Fig. 2: Plan showing the excavated areas on the terrace and the results of geophysical scanning (Snively 2009–2010)
Fig. 2: Plan showing the excavated areas on the terrace (in the middle) and the results of geophysical scanning (upper left and right). The apse of the church appears in grid squares L/M18

A limited number of new cities were built in Late Antiquity, and in most instances they were constructed for fairly specific reasons.E. Zanini, "The Urban Ideal and Urban Planning in Byzantine New Cities of the Sixth Century AD," in L. Lavan and W. Bowden, eds., Theory and Practice in Late Antique Archaeology (Leiden 2003), 196–223. The settlement at Golemo Gradište was the only urban settlement among a line of fortresses that guarded a section of road running through the valley of the Kriva River on its way from Scupi (Skopje) to Serdica (Sofia) in Bulgaria.See now the preliminary report on excavations at Klečovce, in the Kriva valley west of Konjuh: Z. Nikolovski, "Crvkište-Ramnište, s. Klečovce, Kumanovsko. Istražuvanje 2001-2004 godina," Macedoniae Acta Archaeologica 18 (2002–04) [2008]: 323–33. The region was in antiquity and remains a mining region, described today as having low-grade iron ore. It experienced intensive occupation in Late Antiquity. The creation or the increased importance of the road through the Kriva valley, the series of fortresses overlooking that road, and the construction of the city at Golemo Gradište in the 5th century and strengthening of its defenses in the 6th century—all these developments in eastern Dardania probably reflect the increased importance of the mineral resources in that region. The strategically placed city at Golemo Gradište would have served as a secondary administrative center in eastern Dardania and would have controlled mining activities in the region.

Svetozar Radojčić visited the site at Konjuh in July 1938 and published his observations in 1952.S. Radojčić, "Crkva u Konjuhu," Zbornik Radova Vizantološkog Instituta 1 (1952): 148–67. Although the article focused primarily on the Rotunda (and fortunately provides much information now lost), the investigator mentioned the fortification wall, the "hermitage" on the acropolis, a bridge, the medieval church, and a large basilica. He noted that the contours of the church were visible on the surface and that a pile of broken fragments of white marble architectural sculpture lay in the area of the presbyterium.Ibid., 149.

In the early 1970s, Ivan Mikulčić studied the topography of the site at Konjuh. He also mentioned the remains of a large basilica in the central part of the northern terrace, but pointed out that since Radojčić had visited the site, the villagers had dug out and removed the greater part of the architectural fragments, in particular a number of screen slabs decorated with crosses.I. Mikulčić "Anticki gradovi kod Drenova i Konjuha u Makedoniji," Arheoloski Pregled 15 (1973): 179–82.

One of the goals of our excavations in the lower town was to find the church mentioned by the earlier investigators. It was not visible on the surface, however, even from the acropolis. Excavation in the spot indicated by comparison of our plan of the terrace with Mikulčić's plan showing the location of the basilica revealed a block of residences. Conversations with villagers who remembered the removal of architectural blocks from the terrace pointed to a variety of contradictory locations for the church. As the members of the project became more involved with questions of urbanism raised by excavation on the terrace, the basilica receded into the background.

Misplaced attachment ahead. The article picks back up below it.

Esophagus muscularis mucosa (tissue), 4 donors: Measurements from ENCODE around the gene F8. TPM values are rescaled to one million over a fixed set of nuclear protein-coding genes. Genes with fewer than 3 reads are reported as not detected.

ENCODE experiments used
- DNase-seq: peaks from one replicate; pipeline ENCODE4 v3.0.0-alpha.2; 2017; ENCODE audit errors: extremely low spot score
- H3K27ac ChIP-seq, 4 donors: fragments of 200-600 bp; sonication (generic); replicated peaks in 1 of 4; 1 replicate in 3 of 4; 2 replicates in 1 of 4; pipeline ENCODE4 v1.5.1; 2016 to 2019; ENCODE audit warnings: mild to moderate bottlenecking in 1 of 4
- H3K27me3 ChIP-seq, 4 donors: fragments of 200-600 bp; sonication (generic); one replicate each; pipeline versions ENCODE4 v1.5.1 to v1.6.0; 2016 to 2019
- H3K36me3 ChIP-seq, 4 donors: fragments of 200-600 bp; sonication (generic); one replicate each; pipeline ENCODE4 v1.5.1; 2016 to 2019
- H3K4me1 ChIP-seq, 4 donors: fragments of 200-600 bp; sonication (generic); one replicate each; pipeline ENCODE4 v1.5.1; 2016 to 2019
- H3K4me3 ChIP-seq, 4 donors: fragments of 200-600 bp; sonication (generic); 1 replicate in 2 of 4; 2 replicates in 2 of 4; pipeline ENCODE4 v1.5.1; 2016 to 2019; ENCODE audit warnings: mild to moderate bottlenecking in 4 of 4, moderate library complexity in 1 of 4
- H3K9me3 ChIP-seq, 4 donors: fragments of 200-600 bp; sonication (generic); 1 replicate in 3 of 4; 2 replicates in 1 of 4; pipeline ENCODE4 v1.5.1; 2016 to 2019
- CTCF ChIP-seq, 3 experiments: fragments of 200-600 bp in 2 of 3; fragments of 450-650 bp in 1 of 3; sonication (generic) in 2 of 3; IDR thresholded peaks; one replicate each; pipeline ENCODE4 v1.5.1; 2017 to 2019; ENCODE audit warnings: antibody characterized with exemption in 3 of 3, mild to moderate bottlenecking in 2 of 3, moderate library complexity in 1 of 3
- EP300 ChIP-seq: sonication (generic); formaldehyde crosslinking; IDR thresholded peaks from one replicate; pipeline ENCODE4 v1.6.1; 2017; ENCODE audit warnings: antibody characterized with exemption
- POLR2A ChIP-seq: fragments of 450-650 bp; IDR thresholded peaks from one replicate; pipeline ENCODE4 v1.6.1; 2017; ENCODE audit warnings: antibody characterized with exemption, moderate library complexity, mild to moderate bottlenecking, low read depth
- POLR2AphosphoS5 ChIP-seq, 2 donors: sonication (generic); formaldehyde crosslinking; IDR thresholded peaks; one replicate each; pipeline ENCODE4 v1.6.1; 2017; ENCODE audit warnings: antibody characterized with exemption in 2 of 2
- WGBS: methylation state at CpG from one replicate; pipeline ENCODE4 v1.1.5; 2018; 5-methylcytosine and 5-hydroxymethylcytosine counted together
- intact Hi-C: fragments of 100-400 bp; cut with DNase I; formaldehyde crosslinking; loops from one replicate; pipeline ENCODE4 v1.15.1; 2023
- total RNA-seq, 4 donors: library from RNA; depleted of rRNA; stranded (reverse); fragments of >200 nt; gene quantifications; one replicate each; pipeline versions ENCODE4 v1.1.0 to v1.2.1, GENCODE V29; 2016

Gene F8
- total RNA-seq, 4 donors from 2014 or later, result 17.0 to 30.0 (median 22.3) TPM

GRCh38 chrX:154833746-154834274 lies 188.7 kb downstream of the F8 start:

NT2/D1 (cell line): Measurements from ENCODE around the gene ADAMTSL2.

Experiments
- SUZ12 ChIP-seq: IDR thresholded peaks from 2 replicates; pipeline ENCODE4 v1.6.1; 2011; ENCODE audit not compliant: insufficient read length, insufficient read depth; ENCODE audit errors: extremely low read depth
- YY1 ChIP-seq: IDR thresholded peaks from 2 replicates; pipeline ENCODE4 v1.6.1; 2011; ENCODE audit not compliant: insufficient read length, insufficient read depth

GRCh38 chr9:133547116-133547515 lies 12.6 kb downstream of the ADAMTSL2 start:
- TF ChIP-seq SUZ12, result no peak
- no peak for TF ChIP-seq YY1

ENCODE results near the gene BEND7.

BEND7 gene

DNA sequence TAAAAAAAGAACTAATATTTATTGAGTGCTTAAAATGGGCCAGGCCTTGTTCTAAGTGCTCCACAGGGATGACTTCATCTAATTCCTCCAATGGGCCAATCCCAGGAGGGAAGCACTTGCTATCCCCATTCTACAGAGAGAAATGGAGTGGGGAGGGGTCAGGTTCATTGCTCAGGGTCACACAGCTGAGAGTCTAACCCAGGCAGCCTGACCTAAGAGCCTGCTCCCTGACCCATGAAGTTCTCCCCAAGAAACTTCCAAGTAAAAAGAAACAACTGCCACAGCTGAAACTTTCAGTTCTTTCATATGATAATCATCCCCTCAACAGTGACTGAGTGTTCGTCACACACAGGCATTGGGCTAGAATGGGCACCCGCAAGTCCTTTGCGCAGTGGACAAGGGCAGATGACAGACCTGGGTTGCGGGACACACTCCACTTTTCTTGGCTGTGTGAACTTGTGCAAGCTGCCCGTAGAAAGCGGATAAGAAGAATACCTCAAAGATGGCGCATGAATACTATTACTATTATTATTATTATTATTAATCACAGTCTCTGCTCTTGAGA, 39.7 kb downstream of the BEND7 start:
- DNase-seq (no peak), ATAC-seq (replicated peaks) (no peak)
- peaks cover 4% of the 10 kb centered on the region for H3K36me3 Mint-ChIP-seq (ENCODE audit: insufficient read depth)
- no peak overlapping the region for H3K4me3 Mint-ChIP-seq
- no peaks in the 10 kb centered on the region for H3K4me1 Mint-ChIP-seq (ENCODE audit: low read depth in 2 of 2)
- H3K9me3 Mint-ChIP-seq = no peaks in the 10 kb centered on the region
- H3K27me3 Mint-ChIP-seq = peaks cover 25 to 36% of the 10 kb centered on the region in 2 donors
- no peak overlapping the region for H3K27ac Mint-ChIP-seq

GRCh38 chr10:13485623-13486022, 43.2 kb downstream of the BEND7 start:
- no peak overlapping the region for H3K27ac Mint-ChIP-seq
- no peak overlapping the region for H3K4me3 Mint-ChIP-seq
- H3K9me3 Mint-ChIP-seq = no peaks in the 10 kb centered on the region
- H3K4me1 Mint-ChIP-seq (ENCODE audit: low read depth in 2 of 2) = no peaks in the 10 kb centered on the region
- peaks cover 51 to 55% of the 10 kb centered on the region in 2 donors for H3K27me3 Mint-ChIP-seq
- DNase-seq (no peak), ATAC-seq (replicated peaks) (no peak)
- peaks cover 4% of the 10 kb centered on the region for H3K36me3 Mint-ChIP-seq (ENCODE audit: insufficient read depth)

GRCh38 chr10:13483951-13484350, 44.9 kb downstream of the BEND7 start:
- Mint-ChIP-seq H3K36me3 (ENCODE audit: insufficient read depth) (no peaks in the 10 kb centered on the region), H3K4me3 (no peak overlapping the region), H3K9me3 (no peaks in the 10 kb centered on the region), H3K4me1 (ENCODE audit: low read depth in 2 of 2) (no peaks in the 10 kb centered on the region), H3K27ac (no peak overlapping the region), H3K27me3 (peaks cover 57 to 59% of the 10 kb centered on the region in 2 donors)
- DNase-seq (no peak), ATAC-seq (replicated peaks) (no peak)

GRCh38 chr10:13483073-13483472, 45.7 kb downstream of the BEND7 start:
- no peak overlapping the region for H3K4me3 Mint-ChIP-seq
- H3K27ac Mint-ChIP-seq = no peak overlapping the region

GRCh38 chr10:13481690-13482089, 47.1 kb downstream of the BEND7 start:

In June 2008, a section of a curved wall appeared at the west end of Trench 35, only 0.15–0.20 m below the surface. Limited excavation, carried out in the church during that season, revelaed the apse and the space east of the apse, the east end of the north aisle, and a section across the south aisle. The results of the 2008 investigations are summarized briefly.

Fig. 3: Curved terrace wall, east of the apse (Snively 2009–2010)
Fig. 3: Curved terrace wall, east of the apse.

The curved wall to the east of the apse has been interpreted as a terrace wall. Robbers’ trenches damaged it at both ends, but it would have provided space for access to the eastern entrances of both the north and south aisles.

The north wall of the church was built over earlier unidentified structures. The east end of the aisle was filled with very heavy stone debris or, as we later speculated, with a deliberate stone packing, from the level of the preserved top of the east and north walls down to the only floor level of beaten earth. Steps led down into the aisle from the doorway whose bottom was preserved in the east wall. The floor lay ca. 70 cm below the floor levels in the presbyterium and the south aisle and thus left a number of unanswered questions about the north aisle.

Fig. 4: Apse wall and stone-and-mortar construction (Snively 2009–2010)
Fig. 4: Apse wall and stone-and-mortar construction. Note the wide corridor (kyklion) between.

The apse and a narrow slice of the presbyterium were investigated in Trench 39. The arrangement of the apse is relatively simple but shows unusual features. Within the apse, at a distance of ca. 0.70 m from the inner face of the apse wall, a stone and mortar construction was built, thus creating a ca. 0.70 m wide corridor, a kyklion, between the apse wall and the inner construction. This construction extends ca. 0.70 m to the west beyond the ends of the apsidal wall. At the middle of the west face of the construction, two large stone blocks form steps that give access from the presbyterium into the construction in the apse. It is probable that a third block, now missing, formed a third and higher step toward the east.